Saturday 29 May 2021

A Quiet Place Part II (Movie Review)

Back in 2018, when moviegoers could still congregate in movie theaters without the fear of contracting something deadly, a certain horror film was busy taking the pre-Summer box office by storm. Unfortunately for those of us in Nigeria, where horror movies are usually relegated to the 9pm cinema dead zone, that movie never even got to see the light of day. So I had to wait an excruciatingly long three months for the film to land on digital platforms before I could see what the noise was about. And boy was it worth the wait, going on to become my favorite movie that year.

Flash forward to this weekend, and A Quiet Place Part II finally began its global rollout, just as movie theaters are beginning to show signs of recovery from the year-long lockdowns that have kept them under lock and key. And once again, the movie has proven to be worth the wait, delivering on every single promise made in the trailers that heralded its often delayed arrival. But how exactly does it measure up to the very high standards of the first film? That is the question that I'll be trying to answer in this review.

The film picks up right where the last one left off, with the remaining members of the Abbott family forced out of their home following the events of the first movie. It also pulls double duty as a prequel of sorts, showing what happened on Day 1 of the invasion that saw the world's population decimated by ferocious creatures that hunt by sound. That 10-minute opening sequence alone had enough highs and thrills to fill up an entire film, but I was just happy to see John Krasinki reprise his role as Lee Abbott.

The rest of the film finds the family seeking help and shelter from an old friend of Lee's named Emmett (Cillian Murphy), a man struggling to deal with his failure to keep his own family alive. But after the Abbott's deaf daughter, Regan (Millicent Simmonds), discovers that a looping radio broadcast was actually masking coordinates to its source, she decides to set off to find it with the hope of being able to broadcast the high-pitched frequency that would help them fight the creatures.

It should come as no surprise that A Quiet Place Part II was my most anticipated movie of 2020. But following the outbreak of the coronavirus, and the onset of lockdowns, the movie was delayed indefinitely, mere days before its scheduled global rollout. But my anticipation for the film never waned in the intervening one year, once again becoming my most anticipated movie for 2021. And now that I've finally gotten a chance to see it in all its glory, I'm pleased to say that it was everything I'd expected and more.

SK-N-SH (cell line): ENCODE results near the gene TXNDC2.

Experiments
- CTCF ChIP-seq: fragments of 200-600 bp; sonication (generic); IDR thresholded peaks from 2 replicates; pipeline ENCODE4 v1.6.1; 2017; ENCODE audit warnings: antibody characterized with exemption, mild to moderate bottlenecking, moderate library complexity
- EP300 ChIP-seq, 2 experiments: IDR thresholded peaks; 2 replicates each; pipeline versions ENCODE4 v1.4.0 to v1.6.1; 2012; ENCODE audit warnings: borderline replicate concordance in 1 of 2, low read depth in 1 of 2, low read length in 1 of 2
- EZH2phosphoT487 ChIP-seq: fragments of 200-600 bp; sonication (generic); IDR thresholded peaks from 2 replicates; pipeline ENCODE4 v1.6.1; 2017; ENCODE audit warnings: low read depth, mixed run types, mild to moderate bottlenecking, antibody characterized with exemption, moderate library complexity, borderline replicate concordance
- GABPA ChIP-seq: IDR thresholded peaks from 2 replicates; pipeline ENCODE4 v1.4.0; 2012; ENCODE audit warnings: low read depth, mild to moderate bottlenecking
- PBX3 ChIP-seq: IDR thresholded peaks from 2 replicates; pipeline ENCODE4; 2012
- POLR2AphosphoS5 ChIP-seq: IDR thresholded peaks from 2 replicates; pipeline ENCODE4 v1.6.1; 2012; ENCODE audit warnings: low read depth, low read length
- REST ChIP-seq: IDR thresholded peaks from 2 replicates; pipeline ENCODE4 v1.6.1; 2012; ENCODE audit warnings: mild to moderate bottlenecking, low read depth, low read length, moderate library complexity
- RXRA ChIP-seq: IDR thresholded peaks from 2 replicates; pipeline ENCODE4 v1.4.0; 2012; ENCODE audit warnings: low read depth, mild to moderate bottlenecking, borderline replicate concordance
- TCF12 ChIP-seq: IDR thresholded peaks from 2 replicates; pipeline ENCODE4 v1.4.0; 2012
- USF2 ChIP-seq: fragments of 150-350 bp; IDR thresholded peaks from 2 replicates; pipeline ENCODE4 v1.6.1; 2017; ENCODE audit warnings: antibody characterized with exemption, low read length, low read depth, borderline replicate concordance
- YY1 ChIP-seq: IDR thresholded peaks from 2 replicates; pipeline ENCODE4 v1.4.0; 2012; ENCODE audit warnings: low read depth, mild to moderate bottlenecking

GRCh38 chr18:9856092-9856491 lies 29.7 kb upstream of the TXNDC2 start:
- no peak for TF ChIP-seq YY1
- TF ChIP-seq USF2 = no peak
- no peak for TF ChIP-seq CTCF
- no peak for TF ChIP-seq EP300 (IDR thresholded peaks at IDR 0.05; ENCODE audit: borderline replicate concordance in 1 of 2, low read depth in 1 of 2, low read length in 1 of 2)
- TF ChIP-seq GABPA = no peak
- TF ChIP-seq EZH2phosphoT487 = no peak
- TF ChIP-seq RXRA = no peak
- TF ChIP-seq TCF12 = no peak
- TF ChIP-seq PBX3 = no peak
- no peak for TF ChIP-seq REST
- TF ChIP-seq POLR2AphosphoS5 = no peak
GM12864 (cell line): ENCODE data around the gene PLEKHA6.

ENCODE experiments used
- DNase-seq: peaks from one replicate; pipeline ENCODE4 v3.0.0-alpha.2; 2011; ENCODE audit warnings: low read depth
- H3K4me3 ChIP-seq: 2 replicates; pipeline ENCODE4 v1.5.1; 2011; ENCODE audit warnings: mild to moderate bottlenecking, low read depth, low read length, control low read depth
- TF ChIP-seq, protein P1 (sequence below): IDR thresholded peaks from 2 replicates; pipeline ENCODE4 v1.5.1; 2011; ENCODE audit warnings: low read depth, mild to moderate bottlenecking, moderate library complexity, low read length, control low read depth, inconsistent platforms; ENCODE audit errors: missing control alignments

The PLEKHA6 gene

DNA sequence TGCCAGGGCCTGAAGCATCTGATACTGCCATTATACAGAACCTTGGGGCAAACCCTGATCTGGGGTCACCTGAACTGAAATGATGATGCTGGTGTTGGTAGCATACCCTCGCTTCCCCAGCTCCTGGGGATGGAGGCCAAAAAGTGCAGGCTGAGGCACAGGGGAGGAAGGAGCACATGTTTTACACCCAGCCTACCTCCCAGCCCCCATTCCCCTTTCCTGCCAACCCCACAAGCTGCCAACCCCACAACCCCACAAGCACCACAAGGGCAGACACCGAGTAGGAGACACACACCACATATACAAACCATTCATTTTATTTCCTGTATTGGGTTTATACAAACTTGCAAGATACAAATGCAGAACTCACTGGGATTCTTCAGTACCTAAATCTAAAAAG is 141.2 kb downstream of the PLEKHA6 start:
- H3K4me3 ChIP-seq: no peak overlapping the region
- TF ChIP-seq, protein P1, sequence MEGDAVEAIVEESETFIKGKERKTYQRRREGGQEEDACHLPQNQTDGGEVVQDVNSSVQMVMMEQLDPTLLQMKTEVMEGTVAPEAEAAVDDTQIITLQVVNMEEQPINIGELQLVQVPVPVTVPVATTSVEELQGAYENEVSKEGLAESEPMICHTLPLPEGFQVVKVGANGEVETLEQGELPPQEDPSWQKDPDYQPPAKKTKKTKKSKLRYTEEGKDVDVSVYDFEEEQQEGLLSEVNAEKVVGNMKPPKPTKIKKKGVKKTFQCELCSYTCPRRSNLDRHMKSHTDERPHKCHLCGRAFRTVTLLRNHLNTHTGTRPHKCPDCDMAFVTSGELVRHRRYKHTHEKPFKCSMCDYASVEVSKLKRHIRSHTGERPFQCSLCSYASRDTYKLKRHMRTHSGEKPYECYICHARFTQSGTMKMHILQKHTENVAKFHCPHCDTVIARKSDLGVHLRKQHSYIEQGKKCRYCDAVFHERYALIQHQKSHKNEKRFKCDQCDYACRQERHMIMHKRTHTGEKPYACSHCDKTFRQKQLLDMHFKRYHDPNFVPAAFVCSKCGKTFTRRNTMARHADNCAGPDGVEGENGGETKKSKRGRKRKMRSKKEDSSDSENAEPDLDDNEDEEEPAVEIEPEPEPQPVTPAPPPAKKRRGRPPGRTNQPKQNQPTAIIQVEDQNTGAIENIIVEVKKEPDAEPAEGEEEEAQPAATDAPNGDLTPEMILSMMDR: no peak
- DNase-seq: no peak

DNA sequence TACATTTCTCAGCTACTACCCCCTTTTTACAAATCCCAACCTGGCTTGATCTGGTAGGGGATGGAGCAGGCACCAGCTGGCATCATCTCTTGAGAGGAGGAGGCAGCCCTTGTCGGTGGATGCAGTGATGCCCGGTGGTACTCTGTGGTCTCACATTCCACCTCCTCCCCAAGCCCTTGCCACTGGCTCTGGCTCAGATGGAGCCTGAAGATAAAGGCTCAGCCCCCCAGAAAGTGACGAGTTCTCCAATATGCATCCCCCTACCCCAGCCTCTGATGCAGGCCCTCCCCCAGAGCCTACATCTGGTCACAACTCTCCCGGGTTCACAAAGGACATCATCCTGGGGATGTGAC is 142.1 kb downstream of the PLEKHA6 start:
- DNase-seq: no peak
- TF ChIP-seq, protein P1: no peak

The movie excels in a way that many sequels fail to do. In a trend that finds more and more Hollywood franchises going bigger and bolder for their second outings, this one keeps its action grounded and tethered to the family drama at its core. It maintains a nearly identical premise with the first film, but shakes things up by having the family members split up on their own separate adventures.

And the film was once again bolstered by excellent performances across the board. Out of all the newcomers, Cillian Murphy proved to be the standout, with his character coming across as a man struggling to do the right thing despite being kicked down in the dirt. But the real heart of the movie was Millicent Simmonds, who once again gave Regan the same fieriness and fighting spirit that made her great in the first film.

The sound design of the movie also needs to be applauded. Not many films make you wary of eating your popcorn too loudly after all, an experience I'd missed out on with the first movie. There were many long stretches of uncomfortable silence, followed by jump scares that never felt cheap or overused. Likewise, the creature design and visual effects as a whole remain impressive to behold, never choosing to sacrifice effective scares for the sake of mere spectacle.

A Quiet Place Part II is the perfect sequel to an already near-perfect movie. It expands upon everything that made the first film so intriguing without feeling like a rehash or cash grab. That it manages to maintain the same level of dread, while using most of the same tools within its toolbox, is a testament to a story that was not only well conceived but well-executed too. It might not quite surpass the sheer thrills of the first film, but it is every bit its equal in my opinion.

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